The "fencing on the circular staircase with shadows" scene featured in all those old films highlights (heh) one of my peeves about modern swashbucklers, which is that I understand castles were probably pretty dark, what with small windows and rush torches and tallow candles and all, but can we stipulate that?
I'd like to see what the hell is going on, and, if you're going to update the language, and -- in these inclusive times -- propose the ridiculous idea that a 95-pound woman could joust with a 240-pound man and stay in the saddle out of sheer bravery and strength of character, I think you can tinker with the lighting as well.
Not that the older movies get a free pass.
In the bad remake of Prisoner, I'm blaming James Mason for the clumsy speeding-up of the fencing scenes, given that Stewart Granger made Scaramouche in the same year, which not only included a legendary duel with Mel Ferrer that has disappeared from YouTube, but offered this fencing lesson, which has not.
And which did not require not-so-special-effects to make it work, though I am curious about what the hell building they were in where you could take underground fencing lessons, accidently run into the nobility and then the nobility's girlfriend and, finally, disappear into the wainscotting.
Still, the lighting and the swordplay were excellent.
And even that fun, wonderful Scaramouche was a remake of the 1924 film with one of Hollywood's best-ever swashbucklers, Ramon Navarro in the title role.
But James Mason buckling swashes?
Self-Juxtaposition and furthermore ...
Darrin Bell is a bit of a grammar usage nazi and I don't always agree with how he parses things in that department, but at least he thinks about words and their power.
Apparently, he stewed over Trump's bought-and-paid-for definition adjudicator, because he put out that first cartoon yesterday and then followed with the more narrowly cast version today.
He's certainly right about the difference between "profits" and "money," as I learned not just by covering business but also by playing in bars where the owner, with his diamond pinkie ring, his late-model Cadillac and his cottage at the beach, would explain how he actually lost money pouring beer, much less paying the band.
And don't hand me this "I'll say anything you pay me to" crap:
No one would have thought when the Constitution was written that paying your hotel bill was an emolument. Instead, it would have been thought of as a value-for-value exchange; not a gift, not a title, and not an emolument.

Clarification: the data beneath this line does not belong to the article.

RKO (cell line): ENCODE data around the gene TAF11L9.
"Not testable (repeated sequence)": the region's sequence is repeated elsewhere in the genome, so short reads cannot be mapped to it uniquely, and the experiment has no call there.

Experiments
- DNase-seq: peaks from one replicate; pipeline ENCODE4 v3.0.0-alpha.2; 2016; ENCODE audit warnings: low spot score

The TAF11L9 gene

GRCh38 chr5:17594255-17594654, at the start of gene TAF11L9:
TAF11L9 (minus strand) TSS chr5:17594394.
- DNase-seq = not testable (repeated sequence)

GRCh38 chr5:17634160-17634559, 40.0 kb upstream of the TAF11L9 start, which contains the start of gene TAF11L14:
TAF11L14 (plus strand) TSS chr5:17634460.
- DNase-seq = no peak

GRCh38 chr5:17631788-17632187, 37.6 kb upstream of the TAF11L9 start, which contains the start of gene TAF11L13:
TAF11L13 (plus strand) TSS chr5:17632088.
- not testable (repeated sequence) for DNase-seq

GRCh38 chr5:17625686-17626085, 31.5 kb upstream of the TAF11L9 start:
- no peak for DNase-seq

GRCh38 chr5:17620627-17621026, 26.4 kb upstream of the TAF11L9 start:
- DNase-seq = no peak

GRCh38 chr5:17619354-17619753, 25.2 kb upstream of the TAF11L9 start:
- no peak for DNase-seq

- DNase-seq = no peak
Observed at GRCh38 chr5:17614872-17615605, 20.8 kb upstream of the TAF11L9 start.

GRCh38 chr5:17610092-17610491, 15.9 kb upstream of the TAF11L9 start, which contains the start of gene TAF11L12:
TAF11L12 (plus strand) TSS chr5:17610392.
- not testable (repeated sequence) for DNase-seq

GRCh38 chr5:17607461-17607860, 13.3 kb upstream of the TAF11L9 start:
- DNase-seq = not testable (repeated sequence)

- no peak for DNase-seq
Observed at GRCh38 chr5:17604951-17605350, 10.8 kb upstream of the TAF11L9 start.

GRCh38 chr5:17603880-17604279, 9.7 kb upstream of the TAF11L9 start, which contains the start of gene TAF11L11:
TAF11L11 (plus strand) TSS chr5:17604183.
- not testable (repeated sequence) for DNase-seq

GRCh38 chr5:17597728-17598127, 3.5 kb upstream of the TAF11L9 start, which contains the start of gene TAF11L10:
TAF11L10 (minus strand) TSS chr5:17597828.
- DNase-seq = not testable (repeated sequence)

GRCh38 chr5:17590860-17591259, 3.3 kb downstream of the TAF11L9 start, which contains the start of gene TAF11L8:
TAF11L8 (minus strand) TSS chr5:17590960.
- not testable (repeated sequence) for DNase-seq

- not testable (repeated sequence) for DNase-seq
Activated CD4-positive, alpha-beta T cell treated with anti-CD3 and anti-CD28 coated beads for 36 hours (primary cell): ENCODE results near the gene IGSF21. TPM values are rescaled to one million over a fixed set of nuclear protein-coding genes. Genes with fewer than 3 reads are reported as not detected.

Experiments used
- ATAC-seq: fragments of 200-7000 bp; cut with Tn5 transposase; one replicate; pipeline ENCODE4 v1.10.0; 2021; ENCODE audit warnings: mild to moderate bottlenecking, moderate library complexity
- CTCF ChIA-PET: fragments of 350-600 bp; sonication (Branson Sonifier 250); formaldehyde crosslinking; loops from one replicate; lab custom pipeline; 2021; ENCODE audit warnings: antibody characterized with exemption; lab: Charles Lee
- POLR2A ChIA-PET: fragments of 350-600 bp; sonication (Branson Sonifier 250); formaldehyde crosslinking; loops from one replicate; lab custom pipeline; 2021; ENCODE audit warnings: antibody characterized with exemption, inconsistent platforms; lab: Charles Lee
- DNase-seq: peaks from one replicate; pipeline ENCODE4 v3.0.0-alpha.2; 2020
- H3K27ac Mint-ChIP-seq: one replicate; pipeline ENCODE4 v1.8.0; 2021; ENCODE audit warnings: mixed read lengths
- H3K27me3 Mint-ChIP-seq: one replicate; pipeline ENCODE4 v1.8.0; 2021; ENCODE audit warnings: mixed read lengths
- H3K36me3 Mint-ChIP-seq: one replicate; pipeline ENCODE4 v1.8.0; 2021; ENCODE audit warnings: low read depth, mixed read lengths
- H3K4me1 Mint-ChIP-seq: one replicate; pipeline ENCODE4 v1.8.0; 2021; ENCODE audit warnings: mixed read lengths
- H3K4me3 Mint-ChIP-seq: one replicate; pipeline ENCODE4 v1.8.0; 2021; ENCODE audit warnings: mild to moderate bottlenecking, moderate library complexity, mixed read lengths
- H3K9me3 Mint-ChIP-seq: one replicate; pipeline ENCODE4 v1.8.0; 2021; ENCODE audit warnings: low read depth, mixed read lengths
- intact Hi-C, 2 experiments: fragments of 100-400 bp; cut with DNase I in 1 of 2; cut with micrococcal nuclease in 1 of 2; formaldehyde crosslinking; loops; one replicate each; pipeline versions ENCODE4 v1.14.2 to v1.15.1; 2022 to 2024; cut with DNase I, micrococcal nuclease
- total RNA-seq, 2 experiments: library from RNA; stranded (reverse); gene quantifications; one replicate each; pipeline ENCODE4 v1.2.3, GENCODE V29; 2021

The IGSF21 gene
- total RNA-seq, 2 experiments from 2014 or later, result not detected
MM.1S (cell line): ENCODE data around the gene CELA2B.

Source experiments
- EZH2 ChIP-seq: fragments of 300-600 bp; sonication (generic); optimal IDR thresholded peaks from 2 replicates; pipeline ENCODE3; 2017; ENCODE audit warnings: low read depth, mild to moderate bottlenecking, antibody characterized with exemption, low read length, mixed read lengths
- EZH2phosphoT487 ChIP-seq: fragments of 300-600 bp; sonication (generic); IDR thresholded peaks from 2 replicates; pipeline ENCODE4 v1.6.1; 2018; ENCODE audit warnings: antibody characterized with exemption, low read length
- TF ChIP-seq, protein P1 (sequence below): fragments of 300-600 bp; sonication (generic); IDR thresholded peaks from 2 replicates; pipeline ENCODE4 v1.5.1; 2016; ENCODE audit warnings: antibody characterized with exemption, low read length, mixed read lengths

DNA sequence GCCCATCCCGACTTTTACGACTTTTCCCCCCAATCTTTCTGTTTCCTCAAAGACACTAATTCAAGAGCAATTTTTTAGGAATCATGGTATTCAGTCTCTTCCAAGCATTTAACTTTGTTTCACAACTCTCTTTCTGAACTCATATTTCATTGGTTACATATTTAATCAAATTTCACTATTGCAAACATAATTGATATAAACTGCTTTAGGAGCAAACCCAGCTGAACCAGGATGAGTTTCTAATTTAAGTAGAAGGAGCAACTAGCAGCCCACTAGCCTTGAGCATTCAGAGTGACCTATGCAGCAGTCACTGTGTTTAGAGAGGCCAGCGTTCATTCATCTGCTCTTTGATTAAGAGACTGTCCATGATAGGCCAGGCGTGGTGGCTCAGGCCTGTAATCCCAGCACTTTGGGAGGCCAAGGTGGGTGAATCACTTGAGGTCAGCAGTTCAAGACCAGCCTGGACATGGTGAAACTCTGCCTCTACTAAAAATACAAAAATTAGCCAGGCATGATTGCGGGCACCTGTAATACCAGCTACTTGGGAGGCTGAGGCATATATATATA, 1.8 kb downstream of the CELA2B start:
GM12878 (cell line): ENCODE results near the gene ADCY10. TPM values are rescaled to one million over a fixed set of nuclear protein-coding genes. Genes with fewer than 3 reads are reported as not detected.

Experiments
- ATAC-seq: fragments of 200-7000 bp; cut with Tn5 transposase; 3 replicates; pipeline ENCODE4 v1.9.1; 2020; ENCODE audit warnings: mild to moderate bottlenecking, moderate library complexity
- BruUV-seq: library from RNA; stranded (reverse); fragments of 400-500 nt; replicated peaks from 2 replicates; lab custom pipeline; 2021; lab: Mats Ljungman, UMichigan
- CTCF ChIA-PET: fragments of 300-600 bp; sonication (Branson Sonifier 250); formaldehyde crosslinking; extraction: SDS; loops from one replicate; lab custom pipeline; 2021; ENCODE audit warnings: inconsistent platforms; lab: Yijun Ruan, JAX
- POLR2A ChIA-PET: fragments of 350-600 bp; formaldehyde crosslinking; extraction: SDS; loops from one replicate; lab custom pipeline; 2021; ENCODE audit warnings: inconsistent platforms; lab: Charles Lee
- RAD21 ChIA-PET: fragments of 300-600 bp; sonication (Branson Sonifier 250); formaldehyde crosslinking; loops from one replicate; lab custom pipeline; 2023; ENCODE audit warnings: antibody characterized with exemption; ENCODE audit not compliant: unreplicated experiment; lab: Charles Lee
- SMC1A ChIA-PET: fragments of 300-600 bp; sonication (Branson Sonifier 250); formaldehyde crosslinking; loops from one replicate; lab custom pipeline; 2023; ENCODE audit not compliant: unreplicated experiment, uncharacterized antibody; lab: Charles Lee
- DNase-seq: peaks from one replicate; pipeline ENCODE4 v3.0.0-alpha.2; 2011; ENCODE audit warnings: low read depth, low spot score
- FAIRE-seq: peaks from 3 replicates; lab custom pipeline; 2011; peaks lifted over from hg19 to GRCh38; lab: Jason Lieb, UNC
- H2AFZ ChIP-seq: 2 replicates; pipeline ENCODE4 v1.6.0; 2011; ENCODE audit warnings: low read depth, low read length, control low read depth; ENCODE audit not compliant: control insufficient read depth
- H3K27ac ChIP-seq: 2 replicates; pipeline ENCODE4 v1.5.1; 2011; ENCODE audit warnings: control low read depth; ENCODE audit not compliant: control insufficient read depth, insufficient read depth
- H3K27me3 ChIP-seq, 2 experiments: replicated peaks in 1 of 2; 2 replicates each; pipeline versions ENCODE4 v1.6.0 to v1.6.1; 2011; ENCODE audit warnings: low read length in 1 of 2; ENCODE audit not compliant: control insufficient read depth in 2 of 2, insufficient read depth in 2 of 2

Beyond "profit or gain," look at Definition 2, "Advantage," not simply for its meaning but for its date of first use: 1756.
The final draft of the Constitution came out in 1787 (and was ratified in '89), which means that "emolument" had meant not simply pay or profit but also "advantage" for just over 30 years, plenty of time for the authors to be familiar with that usage and not long enough in the past to have been forgotten by them.
There's your Original Intent, shyster!
To be fair, his business dealings weren't the only thing Trump discussed at his pep rally, as Mike Peters noted. Raw, raw, raw -- that's the spirit we've got here, and a prom date who goes to Commie Martyrs High is still a date, after all.
In any case, Tom Toles suggests, when it comes to filling out Trump's prom court, even his former rivals want to be his friends now, whatever it takes.
And, after all, what's a little selling-out among friends, anyway?
Now here's your moment of financial trumpery
I've got a collection of funny, enjoyable comics to share with you, and then I'm going to bring you right down.
Non Sequitur pushes one of my buttons, which is people moving into formerly-remote areas and then complaining about the wildlife, though I'm thinking more of mountain lions than bears.
Most city people who move up into the hills understand and perhaps even welcome bears in their bird feeders, but, for some odd reason, hate going out for their morning jog and being mistaken for deer by other hungry residents.
Meanwhile, there are virtually no rabbits here in the Connecticut River Valley anymore, because we've moved in on their riverine habitat and turned it civilized.
And the ones that adapt -- groundhogs and raccoons and skunks and coyotes -- are indeed treated like outsiders who don't belong.
Related Juxtaposition of the Day
As much as I'm tired of "kid staring at his hands" gags, Harry Bliss makes this one work, in part with his artwork and in part with fitting into the theme of city folks in the wild. And certainly, though unintentionally, with the way it intersects with today's Funday Morning.
I dated a woman who had worked a summer at Yellowstone, and, y'know those stories you hear of the asinine questions tourists ask? Like what time they let the bears out, or when they turn on the geysers?
She'd been asked most of them. And we didn't even have smartphones back in them thar days.
We did have campers with TVs, though.
And now we come to today's Mr. Boffo and a breaking of the Prime Directive, but, dammit, city people got to stop being so sure of things that ain't so.
They get their water from a spring.
But I'm not trapped in the 19th or even 20th century, and today's Speedbump made me think: As much as parishes depend on member pledges -- which could be and probably are done electronically these days -- they also count on spur-of-the-moment donations.
If I went to church, I'd have to first stop at the ATM to get some cash and then (sorry, Padre) stop and buy something, because you're not getting a twenty.
And if I belonged to a parish, I'd want some kind of lapel pin to indicate that I had already pledged and wasn't just a cheapskate getting his salvation for free.